Six Degrees of Separation: Wild card for the hols

Hosted by Kate at Booksaremyfavouriteandbest,  Six Degrees of Separation picks a starting book for participants to go wherever it takes them in six more steps. Links in titles will take you to my reviews where they exist. This month – the starting book is a wild card – the book you ended your last chain with, which for me was:

Sharp Teeth by Toby Barlow

As I said previously, I think this is my favourite werewolf novel ever – and it’s told as a prose poem! This is a quirky contemporary novel about packs of werewolves in LA, combining themes of gang warfare with a murder story and a touching central romance, like The Sopranos with lycanthropes. Today, I won’t take the paranormal route, but choose another book set in Los Angeles

Lost Light by Michael Connelly

In the 9th Harry Bosch novel, Connelly’s dogged detective is now retired from the LAPD and working for himself. When he left, he took the file of an unsolved case with him. A film production assistant was murdered four years earlier days before a daring $2 million robbery on set – Harry was there investigating her murder when the robbery happens, but neither case was solved. Twisty plot beckons. I shall stay in Los Angeles for my link, but move back a few decades:

Daisy Jones and The Six by Taylor Jenkins Reid

One of my favourite books so far this year, this super novel set in the 1960s/70s is just so rock’n’roll! Jenkins Reid tells the story of the band at the book’s heart in documentary interview style, as all those involved look back on their time in the spotlight. Just loved it. 1960s rock’n’roll leads me to a rather different book.

The Misinterpretation of Tara Jupp by Eva Rice

Take one big happy family; add some horses, a big country manor in Cornwall, plus doses of first love which doesn’t go easily. Shake it up and relocate to London, where it ends up with Tara becoming a pop star (the new Alma Cogan) at seventeen in the ready-to-swing London of the early 1960s. Young women going up to the city also happened in:

The Country Girls by Edna O’Brien

Starting in the LImerick countryside, O’Brien’s coming of age novel follows young Caithleen from the country to boarding school where she gets expelled, and thence to life as a shopgirl in Dublin. Wonderfully sensual and evocative, it was just too much for the Irish censors in 1960 and they banned it. Another book that was similarly banned was:

Peyton Place by Grace Metallious

The book that set the benchmark for every soap opera and drama of small town America that followed was banned for several years in the 1950s in Canada! With big themes, it’s got a little of everything; and although people will always dwell on the bad things that are going on behind the town’s closed doors, there is good too. It was adapted into a famous TV series, as was:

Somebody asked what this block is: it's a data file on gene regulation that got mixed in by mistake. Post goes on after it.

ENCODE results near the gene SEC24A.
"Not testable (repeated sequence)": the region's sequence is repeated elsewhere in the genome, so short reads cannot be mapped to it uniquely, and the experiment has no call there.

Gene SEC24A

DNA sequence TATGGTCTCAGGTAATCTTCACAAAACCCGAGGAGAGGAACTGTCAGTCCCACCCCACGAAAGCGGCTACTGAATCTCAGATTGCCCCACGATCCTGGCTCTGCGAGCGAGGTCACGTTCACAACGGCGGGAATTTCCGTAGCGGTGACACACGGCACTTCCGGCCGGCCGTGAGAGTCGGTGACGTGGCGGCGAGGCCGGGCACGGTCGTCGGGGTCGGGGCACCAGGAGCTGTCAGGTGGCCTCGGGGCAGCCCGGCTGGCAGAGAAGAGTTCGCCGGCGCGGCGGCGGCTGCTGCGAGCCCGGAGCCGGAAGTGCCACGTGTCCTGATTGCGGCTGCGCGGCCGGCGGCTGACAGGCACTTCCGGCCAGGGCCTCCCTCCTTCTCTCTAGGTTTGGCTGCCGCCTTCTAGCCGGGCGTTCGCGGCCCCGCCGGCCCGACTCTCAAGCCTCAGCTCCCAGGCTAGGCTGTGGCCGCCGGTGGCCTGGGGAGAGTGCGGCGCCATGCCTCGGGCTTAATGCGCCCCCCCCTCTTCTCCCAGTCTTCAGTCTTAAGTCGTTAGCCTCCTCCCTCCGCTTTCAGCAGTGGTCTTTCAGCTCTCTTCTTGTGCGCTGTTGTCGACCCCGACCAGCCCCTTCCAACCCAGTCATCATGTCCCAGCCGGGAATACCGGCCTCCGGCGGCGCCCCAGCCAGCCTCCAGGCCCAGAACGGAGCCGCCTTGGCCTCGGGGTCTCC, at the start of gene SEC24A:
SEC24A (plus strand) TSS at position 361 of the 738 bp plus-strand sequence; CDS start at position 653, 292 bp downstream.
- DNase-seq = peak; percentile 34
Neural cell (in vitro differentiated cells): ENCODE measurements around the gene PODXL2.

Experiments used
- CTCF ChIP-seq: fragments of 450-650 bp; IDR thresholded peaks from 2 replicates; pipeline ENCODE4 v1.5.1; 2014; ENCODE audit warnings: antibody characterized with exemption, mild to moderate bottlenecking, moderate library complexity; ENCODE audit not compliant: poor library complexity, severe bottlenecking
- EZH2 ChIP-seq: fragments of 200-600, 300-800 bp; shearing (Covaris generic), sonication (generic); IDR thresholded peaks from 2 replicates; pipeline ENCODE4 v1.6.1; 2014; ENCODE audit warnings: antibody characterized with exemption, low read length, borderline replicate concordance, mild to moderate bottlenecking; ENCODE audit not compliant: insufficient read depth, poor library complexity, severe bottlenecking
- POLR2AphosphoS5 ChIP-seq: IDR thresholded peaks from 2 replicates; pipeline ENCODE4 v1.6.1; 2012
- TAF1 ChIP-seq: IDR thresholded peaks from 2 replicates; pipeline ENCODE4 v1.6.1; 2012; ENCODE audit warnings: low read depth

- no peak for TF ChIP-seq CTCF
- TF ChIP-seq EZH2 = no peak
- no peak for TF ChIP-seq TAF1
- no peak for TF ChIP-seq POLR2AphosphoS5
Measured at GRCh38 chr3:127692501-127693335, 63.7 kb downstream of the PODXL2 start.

The Long Firm by Jake Arnott

A TV series I’d love to rewatch, as I remember Mark Strong as gay gangster Harry Clarke in 1960s Soho was excellent with a real air of menace about him. Arnott’s debut has an interesting structure too: five people who have been involved with Harry tell their stories. Fab stuff.

So this time I’ve gone from LA, and back a few decades through rock’n’roll to swinging London, then 1950s Ireland and New England ending back in 1960s Soho. Where will your six degrees take you?

20 thoughts on “Six Degrees of Separation: Wild card for the hols

  1. A Life in Books says:

    I remember my parents watching Peyton Place! And that cover is wonderfully tacky. I did rewatch The Long Firm a little while back and liked it just as much the second time around. Great set of links, Annabel.

  2. Davida Chazan says:

    Wow… I like the sound of most of these – except for Lost Light which I think my husband would like. I really, Really, REALLY must read that Daisy Jones book – its my personal history!

  3. Dark Puss says:

    I remember reading as a teenager in the 1970’s a couple of Edna O’Brien’s novels including “The Country Girls”. Still staggered to recall from your post that it was a banned book; so much for the infamous “good old days” 🙁

    • AnnaBookBel says:

      There was a very good programme on O’Brien in the Imagine strand a few weeks ago. I imagine it’s still on iplayer

    • AnnaBookBel says:

      Thanks Margaret. I struggle to read older books than that! Every year I say I must read more books from before I was born which was 1960, but very few creep in – however Peyton Place was simply marvelous, so I should never write them off.

    • AnnaBookBel says:

      I’ve read so many vampire and werewolf novels over the years! This one was so different to the usual more fantasy-edged fare – very urban – and a prose poem. Loved it. 😀

    • AnnaBookBel says:

      That’s the problem – the banning makes you expect more. I loved reading Peyton Place and we had a great discussion about it in our book group a few years ago.

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